- "Are free VoIP handsets permissible if provided to all customers?" This particular issue arose during the FY 2012 application cycle when at least one provider of hosted VoIP services began providing "free" handsets as part of a Priority 1 telephone service. The rationale was that free VoIP handsets are no different than free or discounted cell phones provided as a part of cellular contract. For additional information on this issue see our article on "Priority 1 Eligibility Creep" in our newsletter of February 13th.
E-Rate Updates and Reminders
Tech Plan and CIPA Deadline Reminders:
With less than a month and a half remaining before the start of FY 2012, school applicants for services other than pure telecommunications are reminded that their Internet safety policies must be updated to include a component regarding the education of minors about appropriate online behavior (including cyberbullying). Priority 2 applicants with technology plan approvals expiring June 30, 2012, need to have updated plans approved for the coming year. Additional information on these deadlines is available in our newsletter of April 23rd.
As an interesting sidelight to the new CIPA requirements, it should be noted that the SLD's Web site, which was recently overhauled, is (or at least was, as of last week) providing outdated CIPA information. The CIPA Reference section makes no reference to the new educational component requirement, and the Form 486 and Form 479 instructions posted are those dated 2007. The updated 2011 versions of those form instructions, referencing the new CIPA requirements, are available in the E-Rate Central Forms Rack.
FCC Appeal Decisions Watch:
The FCC continues to address its backlog of E-rate appeals. Last week's decisions are summarized below.
- In a decision involving Academy of Excellence et al. (DA 12-753), the FCC approved 15 waivers of the E-rate technology plan rules on the basis of "special circumstances." In several cases in which USAC had revised service start dates based on late approvals of technology plans, the FCC directed USAC to reset the service start dates back to the beginning of the funding year.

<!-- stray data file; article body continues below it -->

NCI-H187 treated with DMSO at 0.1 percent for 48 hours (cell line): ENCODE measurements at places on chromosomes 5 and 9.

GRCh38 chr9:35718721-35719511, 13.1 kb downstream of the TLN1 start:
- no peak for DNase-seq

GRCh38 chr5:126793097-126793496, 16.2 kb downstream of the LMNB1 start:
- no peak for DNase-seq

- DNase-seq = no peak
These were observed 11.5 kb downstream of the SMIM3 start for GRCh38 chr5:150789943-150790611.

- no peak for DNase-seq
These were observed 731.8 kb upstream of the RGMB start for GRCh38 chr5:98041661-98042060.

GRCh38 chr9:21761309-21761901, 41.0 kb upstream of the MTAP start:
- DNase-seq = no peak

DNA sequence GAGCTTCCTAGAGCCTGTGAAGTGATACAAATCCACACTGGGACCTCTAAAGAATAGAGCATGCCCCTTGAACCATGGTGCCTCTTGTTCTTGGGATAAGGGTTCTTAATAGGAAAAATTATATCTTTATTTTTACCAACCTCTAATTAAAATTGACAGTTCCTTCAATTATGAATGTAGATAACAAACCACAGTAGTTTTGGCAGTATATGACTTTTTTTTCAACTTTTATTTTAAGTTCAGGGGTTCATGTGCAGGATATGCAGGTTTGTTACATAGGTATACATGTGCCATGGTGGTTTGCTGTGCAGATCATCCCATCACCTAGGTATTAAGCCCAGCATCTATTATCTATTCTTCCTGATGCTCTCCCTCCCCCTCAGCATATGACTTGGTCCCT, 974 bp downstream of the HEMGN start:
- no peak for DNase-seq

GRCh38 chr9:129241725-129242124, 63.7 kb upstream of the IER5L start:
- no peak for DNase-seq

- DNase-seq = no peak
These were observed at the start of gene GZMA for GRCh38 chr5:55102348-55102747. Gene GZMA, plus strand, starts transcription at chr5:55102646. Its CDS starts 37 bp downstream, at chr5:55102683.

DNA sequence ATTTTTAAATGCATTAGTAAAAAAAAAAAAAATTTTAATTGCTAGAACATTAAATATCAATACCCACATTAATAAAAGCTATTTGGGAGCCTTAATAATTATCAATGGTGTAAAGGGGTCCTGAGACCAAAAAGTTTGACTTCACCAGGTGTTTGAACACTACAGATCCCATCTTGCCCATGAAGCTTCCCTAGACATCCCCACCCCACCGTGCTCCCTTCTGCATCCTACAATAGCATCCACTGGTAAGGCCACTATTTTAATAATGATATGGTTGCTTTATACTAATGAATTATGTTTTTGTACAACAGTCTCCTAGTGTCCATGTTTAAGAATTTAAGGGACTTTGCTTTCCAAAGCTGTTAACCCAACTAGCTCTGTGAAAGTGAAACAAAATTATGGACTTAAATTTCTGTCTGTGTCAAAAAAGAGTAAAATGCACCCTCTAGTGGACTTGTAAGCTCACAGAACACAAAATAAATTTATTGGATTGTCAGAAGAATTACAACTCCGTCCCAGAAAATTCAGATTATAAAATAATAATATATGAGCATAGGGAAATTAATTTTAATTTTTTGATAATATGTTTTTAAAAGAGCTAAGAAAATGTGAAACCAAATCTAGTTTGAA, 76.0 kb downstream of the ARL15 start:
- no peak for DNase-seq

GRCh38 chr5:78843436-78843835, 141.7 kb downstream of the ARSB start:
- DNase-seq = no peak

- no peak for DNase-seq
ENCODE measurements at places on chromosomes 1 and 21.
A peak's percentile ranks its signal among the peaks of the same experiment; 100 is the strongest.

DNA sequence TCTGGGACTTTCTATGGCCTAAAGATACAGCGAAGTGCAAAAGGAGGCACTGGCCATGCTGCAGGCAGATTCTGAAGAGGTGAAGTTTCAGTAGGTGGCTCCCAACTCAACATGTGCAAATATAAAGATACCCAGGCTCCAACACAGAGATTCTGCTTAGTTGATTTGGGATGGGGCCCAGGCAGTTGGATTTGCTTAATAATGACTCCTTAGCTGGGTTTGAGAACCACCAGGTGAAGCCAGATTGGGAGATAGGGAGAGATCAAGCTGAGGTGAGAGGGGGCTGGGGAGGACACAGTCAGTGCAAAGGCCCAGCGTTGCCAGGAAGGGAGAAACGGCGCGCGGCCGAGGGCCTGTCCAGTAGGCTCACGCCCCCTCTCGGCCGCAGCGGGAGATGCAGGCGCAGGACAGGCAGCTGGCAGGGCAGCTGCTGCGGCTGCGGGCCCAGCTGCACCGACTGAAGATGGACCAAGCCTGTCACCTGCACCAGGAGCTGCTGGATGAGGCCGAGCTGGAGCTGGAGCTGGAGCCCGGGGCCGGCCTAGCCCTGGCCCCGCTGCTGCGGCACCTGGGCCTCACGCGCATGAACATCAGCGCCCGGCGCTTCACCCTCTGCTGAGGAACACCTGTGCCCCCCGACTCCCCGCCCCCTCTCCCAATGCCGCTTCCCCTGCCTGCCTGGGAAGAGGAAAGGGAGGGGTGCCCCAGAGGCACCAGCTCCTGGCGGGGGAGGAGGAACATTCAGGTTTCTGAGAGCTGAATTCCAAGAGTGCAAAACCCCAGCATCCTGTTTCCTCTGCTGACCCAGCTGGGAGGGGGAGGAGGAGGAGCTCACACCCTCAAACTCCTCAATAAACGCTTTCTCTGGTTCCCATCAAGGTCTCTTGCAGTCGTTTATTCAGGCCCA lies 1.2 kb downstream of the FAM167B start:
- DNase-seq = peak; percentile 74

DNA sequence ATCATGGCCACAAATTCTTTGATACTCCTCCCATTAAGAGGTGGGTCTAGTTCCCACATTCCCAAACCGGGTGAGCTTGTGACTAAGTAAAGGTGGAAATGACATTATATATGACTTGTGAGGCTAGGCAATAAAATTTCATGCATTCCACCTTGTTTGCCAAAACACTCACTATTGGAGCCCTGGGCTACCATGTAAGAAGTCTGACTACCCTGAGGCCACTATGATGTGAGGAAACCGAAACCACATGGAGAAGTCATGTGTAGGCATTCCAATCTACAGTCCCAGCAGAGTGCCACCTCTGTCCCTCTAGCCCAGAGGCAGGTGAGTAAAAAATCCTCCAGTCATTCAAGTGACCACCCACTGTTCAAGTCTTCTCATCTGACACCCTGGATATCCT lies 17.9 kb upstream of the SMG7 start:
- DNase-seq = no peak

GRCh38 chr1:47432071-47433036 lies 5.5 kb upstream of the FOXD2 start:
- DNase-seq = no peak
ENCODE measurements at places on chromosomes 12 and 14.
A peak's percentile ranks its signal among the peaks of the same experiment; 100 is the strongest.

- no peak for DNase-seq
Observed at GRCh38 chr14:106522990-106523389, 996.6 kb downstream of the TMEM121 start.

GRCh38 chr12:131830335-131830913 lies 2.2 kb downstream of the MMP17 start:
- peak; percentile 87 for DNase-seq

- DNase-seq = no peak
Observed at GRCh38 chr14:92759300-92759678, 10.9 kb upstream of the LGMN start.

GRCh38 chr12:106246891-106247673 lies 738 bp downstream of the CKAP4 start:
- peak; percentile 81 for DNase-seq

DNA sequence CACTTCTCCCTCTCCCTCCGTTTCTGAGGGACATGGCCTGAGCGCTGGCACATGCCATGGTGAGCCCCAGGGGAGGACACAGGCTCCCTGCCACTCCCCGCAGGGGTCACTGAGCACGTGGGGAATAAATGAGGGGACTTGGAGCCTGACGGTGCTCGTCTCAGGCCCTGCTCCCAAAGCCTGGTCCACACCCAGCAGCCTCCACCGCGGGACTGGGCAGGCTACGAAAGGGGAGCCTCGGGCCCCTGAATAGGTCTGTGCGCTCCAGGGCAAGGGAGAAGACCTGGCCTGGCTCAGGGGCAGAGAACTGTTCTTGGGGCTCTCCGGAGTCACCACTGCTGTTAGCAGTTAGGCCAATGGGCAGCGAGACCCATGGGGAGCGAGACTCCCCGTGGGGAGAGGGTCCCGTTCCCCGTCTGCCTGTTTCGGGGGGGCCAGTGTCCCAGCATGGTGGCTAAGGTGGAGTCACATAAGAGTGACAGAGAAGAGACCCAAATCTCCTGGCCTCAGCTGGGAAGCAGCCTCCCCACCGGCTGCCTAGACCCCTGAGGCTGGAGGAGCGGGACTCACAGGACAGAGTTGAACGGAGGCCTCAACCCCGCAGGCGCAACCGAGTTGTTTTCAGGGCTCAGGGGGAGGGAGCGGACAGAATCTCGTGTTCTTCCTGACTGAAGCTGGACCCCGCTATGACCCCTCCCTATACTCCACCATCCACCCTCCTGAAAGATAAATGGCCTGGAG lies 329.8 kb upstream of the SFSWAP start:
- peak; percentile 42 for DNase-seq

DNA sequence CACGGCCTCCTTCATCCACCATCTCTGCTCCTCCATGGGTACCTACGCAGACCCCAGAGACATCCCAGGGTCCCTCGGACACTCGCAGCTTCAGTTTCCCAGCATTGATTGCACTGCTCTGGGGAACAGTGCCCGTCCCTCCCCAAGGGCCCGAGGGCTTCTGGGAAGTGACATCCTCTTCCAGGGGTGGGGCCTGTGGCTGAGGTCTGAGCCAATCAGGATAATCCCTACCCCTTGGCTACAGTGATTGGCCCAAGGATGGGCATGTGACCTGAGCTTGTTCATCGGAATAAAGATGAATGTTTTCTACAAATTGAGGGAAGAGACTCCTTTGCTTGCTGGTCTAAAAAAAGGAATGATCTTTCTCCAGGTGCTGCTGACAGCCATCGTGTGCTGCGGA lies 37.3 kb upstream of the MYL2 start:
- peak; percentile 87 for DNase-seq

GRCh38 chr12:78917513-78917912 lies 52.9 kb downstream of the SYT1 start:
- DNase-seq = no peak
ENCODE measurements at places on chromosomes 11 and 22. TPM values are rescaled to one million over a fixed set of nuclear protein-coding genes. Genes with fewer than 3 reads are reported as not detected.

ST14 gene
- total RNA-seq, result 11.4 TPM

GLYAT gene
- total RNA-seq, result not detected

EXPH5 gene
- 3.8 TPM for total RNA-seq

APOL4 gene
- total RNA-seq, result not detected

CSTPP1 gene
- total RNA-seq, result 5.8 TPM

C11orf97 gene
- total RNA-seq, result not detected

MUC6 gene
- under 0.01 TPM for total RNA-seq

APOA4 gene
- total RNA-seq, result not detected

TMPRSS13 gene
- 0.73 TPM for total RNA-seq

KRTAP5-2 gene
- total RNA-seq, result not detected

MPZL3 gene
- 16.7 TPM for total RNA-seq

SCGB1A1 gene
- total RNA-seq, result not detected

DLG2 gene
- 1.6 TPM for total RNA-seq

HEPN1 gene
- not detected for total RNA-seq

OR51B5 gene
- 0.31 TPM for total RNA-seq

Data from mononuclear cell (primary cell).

- The FCC granted the appeal (DA 12-754) of a service provider regarding a rejected invoice. Under a time and materials maintenance contract, the service provider had replaced several 3Com Layer 2 switches with an Avaya Layer 3 network switch. USAC had rejected the invoice on the basis that the service was not covered by the applicant's Form 471, presumably reflecting the belief that the replacement was an equipment upgrade, not maintenance. The supplier argued — and the FCC accepted — that the maintenance contract permitted it to "fix or replace components" and was, therefore, covered by the Form 471. Given the new emphasis on time and material aspects of eligible maintenance contracts, the inclusion of "fix or replace" language in such contracts may provide useful flexibility.
- The FCC issued an erratum granting an additional appeal under a decision (DA 12-732) from the previous week.
Schools and Libraries News Brief Dated May 18 – SLD Fall Training
The SLD's News Brief for May 18, 2012, provides additional information on the SLD's fall training sessions for applicants. Registration for the eight full-day sessions shown below will be available online later this week (see Trainings & Outreach).
||Monday, October 1
||Tuesday, October 9
|Saint Louis, Missouri
||Tuesday, October 16
||Thursday, October 18
|Newark, New Jersey
||Tuesday, October 23
||Tuesday, October 30
||Thursday, November 1
|Los Angeles, California
||Tuesday, November 6